This article is part of the Forum Network series on the New Societal Contract and Digitalisation and reflects on discussions at OECD Forum 2019 in Paris. But it doesn't stop there – wherever you are, become a member of the global Forum Network community to comment below and continue the conversation!
Our economies are facing an immense challenge: high levels of unemployment and a shortage of job seekers with the needed skills. There is also a tremendous gap between the language companies and education providers use to describe skills. The critical question is how can education can really help people get the skills to find a job? Which style of learning can help people to become productive? As addressed by McKinsey, 60% of employers in the United States complain about the lack of preparation for even entry-level jobs, and half of the youth are not sure that their post-secondary education has improved their chances of employment. However, 72% of education providers believe that their new graduates are ready for work.
There is a big information gap that makes it difficult to begin to understand which learning practices are more promising for developing the critical skills needed in the new economy. There is not a common language to refer to skills between employers and education organisations; students do not have enough data to understand how to close their skill gap.
- Read more personal testimonies and solutions-oriented conversations on the OECD's I am the Future of Work campaign site
Educational public policy and institutions are normally focused on providing more education for more people and/or increasing their graduation rates. For example, studies in Mexico show that in 20 years education has increased more than 30%, but on the other hand productivity has only increased by 7.3%. With this data, it is clear that the most important KPI should be employability.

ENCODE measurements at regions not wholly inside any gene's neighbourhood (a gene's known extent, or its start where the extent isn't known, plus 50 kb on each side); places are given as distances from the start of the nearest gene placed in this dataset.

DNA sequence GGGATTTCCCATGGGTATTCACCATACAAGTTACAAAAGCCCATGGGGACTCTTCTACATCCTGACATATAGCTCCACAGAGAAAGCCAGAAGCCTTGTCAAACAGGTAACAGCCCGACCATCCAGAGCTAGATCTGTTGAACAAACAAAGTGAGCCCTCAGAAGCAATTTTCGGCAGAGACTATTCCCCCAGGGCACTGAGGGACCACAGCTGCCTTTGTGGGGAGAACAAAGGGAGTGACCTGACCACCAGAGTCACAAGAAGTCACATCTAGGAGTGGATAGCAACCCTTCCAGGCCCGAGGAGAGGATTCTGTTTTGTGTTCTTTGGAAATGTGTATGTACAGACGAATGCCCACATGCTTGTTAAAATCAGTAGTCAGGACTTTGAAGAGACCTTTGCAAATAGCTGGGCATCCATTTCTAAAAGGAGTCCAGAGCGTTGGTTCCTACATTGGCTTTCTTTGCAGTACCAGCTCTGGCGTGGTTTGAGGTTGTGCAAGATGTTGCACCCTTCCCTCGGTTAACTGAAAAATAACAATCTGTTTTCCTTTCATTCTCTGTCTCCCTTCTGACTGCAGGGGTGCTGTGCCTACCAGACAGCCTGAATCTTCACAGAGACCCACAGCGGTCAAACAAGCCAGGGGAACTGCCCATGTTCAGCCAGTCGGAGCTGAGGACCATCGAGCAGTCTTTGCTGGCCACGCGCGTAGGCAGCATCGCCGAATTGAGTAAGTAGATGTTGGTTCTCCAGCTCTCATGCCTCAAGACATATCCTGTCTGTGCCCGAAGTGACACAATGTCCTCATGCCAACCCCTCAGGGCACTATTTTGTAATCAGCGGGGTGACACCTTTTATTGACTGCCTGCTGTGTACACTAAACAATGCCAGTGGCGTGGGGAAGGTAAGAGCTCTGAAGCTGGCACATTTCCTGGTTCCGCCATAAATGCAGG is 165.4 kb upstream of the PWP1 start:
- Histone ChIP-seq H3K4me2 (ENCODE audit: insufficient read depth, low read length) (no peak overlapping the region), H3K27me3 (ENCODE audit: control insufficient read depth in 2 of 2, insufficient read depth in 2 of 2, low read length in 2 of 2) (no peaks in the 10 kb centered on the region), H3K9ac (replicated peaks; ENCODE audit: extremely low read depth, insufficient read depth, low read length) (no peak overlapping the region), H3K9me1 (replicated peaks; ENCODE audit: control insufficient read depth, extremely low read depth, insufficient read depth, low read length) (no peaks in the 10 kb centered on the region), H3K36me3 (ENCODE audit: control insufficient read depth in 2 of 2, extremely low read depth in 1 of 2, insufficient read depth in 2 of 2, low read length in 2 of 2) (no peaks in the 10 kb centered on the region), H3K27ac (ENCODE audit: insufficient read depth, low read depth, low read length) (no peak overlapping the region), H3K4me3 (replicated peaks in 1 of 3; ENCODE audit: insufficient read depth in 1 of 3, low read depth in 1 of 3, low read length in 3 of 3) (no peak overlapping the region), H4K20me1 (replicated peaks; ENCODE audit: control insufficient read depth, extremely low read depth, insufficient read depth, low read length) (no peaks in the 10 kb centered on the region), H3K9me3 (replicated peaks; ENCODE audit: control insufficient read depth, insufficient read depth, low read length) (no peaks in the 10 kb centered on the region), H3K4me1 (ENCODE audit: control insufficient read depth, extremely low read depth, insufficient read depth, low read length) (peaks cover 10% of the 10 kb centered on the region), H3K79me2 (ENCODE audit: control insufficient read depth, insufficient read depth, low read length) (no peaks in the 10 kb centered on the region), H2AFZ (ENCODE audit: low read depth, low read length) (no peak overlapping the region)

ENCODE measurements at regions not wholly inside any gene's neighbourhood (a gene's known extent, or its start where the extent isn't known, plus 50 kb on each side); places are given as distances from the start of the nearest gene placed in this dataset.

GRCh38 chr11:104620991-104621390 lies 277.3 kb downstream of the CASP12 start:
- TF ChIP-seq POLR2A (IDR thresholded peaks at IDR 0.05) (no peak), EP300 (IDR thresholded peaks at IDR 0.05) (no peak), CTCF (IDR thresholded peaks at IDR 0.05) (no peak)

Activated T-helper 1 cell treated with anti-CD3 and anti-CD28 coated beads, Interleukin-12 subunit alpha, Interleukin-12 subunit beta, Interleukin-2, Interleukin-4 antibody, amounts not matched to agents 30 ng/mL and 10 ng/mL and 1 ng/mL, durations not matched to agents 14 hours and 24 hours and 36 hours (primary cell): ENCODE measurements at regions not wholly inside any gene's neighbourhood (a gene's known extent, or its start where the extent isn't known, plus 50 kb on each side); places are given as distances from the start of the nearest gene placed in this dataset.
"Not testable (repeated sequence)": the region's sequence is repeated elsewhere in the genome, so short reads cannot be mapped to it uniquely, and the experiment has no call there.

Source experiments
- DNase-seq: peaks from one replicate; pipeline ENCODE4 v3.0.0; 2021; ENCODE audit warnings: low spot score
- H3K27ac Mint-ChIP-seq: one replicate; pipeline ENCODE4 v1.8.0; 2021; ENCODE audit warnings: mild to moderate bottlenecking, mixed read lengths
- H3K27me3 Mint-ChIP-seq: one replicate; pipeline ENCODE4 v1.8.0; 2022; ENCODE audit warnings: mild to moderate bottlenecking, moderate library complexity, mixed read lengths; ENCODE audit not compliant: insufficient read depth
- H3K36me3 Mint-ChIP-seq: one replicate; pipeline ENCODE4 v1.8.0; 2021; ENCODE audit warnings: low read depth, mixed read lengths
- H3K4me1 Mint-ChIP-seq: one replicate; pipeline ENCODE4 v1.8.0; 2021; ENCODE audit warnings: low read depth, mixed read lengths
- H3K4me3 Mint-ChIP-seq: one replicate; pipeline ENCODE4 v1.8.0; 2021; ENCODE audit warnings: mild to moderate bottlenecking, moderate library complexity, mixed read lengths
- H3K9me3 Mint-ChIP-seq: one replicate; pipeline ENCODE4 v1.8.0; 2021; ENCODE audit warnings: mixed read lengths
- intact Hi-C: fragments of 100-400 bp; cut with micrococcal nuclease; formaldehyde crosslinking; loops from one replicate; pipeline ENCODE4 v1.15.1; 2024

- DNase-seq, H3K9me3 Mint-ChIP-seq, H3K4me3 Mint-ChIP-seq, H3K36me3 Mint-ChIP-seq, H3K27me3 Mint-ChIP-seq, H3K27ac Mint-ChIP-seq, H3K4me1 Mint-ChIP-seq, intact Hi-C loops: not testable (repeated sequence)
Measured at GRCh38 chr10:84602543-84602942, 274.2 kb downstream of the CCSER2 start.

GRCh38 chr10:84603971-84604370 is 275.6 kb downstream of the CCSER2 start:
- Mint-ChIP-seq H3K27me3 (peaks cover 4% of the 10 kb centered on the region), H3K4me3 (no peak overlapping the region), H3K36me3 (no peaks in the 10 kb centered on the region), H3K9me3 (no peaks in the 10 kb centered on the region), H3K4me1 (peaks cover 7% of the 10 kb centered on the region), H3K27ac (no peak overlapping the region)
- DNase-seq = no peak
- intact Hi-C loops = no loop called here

The educational system is based on credentials and not on skills and that is one of the reasons for this gap. Students normally get degrees and institutions create a curricula and study plan based on the graduation profile for that degree. Now, most businesses are not looking for a degree, they are looking for specific skills. For example, in my company Territorium Life we build software but we are not looking for software engineers: we are looking for good analysts, consultants, software developers and data scientists that know how to work collaboratively and in an organised manner. Nowhere in a degree does it say that a software engineering student is a better analyst or consultant than others. Also, it is not a given that if you take a university course you will develop certain competencies. As we can see, there are several areas of opportunity with this model.
"We believe that education is not only courses but something continuous, like a movie in which someone lives several learning experiences, each of them developing certain competencies that will help you to get a job"